What it is:
How it works/Example:
Profit warnings are part of the large, fluid world of earnings guidance, whereby the management of publicly traded companies issue estimates about what they expect earnings to be for the coming quarter. The guidance is based on management's experience, calculations, and outlook. Management earnings estimates significantly influence the analysts covering the stock, because the analysts incorporate these estimates into their own research and earnings forecasts for their clients.
Before August 2000, it was legal for public companies to provide earnings estimates to chosen analysts rather than publicly disclose these estimates. The SEC's adoption of Regulation FD prohibited this selective disclosure of information, and public companies must now publicly disseminate earnings estimates to analysts all at the same time.
When management becomes aware that the company probably will not meet the expectations it previously communicated, the company typically issues a profit warning via press release or conference call with analysts several weeks before announcing quarterly earnings.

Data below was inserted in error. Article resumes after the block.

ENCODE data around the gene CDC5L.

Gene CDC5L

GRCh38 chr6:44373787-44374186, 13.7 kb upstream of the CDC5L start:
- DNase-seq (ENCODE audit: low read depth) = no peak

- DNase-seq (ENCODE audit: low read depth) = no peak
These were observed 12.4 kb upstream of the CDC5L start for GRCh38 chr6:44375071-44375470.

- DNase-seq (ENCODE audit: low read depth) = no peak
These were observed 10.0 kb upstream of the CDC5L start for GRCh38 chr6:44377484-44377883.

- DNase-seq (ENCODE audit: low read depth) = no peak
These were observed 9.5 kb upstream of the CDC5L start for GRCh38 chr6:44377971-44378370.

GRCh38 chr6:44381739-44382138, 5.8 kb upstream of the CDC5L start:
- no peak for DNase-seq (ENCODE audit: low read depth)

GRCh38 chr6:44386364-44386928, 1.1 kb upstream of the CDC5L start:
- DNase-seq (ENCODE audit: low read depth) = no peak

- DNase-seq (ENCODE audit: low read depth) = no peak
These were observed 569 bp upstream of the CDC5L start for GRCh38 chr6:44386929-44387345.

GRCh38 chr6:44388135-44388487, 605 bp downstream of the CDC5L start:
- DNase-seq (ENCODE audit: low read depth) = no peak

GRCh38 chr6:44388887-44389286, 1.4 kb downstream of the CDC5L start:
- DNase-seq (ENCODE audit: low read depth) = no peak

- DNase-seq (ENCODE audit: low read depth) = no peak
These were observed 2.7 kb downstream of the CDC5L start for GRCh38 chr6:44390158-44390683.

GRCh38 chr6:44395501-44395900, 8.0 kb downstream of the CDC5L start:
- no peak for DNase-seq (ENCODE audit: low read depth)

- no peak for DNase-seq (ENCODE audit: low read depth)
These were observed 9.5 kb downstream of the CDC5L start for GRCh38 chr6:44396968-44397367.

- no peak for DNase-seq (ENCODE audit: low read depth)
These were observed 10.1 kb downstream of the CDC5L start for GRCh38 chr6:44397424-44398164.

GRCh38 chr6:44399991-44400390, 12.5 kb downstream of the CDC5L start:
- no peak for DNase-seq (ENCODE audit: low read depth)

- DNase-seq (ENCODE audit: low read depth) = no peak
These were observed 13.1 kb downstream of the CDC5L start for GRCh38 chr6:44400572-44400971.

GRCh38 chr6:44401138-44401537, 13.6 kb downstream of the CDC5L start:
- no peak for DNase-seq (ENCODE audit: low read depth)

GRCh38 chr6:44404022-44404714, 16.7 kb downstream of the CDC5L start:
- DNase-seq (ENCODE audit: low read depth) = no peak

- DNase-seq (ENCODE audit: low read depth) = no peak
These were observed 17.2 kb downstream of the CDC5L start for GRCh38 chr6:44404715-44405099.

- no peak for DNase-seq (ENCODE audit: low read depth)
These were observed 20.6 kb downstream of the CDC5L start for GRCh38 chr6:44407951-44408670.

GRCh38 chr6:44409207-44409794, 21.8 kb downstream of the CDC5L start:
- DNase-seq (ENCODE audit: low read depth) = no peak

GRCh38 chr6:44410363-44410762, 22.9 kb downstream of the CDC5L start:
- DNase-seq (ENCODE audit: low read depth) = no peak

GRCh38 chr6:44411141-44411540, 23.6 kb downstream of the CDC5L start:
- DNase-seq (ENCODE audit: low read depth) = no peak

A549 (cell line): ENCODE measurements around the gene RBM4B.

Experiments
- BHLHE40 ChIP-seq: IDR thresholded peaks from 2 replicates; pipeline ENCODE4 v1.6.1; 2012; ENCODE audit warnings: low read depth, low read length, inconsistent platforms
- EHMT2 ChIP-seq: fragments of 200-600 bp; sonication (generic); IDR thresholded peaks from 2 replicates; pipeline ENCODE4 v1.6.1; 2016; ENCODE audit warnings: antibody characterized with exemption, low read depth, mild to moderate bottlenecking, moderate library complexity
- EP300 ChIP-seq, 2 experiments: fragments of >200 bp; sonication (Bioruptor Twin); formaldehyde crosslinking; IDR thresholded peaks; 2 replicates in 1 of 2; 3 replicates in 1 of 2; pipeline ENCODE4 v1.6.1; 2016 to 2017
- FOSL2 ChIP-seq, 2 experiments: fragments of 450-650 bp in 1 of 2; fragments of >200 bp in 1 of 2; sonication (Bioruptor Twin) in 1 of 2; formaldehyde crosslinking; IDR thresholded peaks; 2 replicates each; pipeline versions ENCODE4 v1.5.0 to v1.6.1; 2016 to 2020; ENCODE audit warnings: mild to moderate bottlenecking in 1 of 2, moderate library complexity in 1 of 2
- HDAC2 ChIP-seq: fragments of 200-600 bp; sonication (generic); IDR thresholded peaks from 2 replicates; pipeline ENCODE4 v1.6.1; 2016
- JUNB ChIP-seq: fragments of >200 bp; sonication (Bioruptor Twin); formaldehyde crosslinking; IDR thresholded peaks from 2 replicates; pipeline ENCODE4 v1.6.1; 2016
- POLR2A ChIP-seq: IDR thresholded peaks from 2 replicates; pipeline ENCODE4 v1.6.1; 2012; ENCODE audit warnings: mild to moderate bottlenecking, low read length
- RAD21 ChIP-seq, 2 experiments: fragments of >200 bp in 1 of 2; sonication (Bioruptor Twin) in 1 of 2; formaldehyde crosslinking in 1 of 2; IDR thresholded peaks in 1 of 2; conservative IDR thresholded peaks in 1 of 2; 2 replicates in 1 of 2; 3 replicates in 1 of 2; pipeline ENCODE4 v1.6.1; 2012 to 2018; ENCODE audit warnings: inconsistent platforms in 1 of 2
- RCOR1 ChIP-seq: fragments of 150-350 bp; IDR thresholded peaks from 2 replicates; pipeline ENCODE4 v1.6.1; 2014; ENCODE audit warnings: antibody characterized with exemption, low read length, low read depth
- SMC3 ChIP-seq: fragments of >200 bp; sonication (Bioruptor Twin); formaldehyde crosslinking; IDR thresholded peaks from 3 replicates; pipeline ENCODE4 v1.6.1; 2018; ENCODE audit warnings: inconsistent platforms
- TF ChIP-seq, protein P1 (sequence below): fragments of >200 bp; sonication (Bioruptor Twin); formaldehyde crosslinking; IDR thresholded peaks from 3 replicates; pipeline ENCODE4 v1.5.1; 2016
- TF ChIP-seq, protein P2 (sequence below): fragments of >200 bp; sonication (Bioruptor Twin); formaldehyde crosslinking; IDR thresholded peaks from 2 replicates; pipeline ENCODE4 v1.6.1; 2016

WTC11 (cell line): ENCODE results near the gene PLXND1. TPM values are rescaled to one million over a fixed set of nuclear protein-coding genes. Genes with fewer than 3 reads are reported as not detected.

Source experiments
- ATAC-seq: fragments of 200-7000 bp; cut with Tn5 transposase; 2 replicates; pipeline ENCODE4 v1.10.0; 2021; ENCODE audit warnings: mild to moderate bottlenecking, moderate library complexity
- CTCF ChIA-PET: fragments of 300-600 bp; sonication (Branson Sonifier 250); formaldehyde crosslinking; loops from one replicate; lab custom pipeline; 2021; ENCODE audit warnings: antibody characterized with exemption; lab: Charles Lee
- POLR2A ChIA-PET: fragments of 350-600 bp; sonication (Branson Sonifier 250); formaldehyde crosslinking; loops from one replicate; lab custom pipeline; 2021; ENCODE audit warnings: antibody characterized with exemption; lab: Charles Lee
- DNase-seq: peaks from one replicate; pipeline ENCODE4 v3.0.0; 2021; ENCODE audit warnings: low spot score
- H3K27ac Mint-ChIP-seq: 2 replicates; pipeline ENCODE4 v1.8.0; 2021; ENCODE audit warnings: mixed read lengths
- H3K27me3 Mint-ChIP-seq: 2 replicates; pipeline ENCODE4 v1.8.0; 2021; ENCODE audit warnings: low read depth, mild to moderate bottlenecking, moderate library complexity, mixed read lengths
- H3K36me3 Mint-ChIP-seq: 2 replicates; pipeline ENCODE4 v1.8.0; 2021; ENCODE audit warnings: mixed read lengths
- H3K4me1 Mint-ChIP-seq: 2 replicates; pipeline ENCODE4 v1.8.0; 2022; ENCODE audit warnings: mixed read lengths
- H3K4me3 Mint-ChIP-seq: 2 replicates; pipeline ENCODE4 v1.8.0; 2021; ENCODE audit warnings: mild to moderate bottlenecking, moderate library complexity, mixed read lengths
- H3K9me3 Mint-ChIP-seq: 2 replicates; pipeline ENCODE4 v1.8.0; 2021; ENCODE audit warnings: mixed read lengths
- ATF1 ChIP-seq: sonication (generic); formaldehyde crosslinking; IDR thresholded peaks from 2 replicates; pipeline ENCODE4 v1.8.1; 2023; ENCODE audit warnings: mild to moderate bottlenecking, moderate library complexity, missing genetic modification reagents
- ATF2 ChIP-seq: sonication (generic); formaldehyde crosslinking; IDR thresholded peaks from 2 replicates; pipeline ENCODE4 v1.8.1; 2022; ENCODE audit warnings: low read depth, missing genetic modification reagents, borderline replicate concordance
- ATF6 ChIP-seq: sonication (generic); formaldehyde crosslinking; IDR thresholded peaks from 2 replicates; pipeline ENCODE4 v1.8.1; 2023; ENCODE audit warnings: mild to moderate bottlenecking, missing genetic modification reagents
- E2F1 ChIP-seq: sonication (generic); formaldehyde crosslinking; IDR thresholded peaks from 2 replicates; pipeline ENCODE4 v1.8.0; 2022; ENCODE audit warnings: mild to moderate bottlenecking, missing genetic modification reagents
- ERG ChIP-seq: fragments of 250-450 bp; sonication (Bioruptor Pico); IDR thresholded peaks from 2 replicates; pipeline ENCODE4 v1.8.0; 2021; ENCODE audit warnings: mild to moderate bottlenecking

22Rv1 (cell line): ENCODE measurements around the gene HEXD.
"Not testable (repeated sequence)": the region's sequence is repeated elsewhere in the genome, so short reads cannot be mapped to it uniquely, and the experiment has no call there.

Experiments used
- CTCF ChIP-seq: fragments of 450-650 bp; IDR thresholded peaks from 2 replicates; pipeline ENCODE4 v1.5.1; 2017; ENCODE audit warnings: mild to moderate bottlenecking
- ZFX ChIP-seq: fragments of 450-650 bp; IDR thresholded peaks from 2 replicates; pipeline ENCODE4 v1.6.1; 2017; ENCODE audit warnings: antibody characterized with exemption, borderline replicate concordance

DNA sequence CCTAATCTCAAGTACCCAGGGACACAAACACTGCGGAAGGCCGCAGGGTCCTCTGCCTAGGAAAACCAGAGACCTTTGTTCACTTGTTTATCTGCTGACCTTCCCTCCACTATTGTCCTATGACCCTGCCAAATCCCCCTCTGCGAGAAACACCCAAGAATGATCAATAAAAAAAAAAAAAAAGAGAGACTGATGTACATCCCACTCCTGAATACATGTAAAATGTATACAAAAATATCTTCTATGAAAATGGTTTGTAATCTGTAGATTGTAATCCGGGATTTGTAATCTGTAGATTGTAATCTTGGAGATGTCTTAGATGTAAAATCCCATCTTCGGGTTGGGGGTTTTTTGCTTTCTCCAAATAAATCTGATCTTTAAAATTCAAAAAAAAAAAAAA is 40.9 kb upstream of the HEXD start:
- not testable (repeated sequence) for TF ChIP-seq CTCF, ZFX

Why it matters:
Earnings estimates considerably influence stock prices because they help investors evaluate a stock's potential. If investors expect a company to report, say $0.10 in earnings per share next quarter, but the company actually reports $0.08, many investors might sell the stock and the company's stock price will therefore probably fall after the announcement. Conversely, if the company reports $0.12, the stock price will probably rise. The degree of "miss" or "surprise" influences how much the stock price will change. This is why profit warnings are usually a company's attempt to soften the blow of a pending below-expectation earnings announcement.
Some companies do not give guidance, and thus do not issue profit warnings. The choice to not provide guidance is usually made to reduce legal liability in the event that management's estimates are wrong. Some analysts claim that companies that do not offer any guidance often receive a "break" on stock price changes when these companies miss earnings, because the market is aware that the company's management has given the analysts (and their resulting estimates) no input.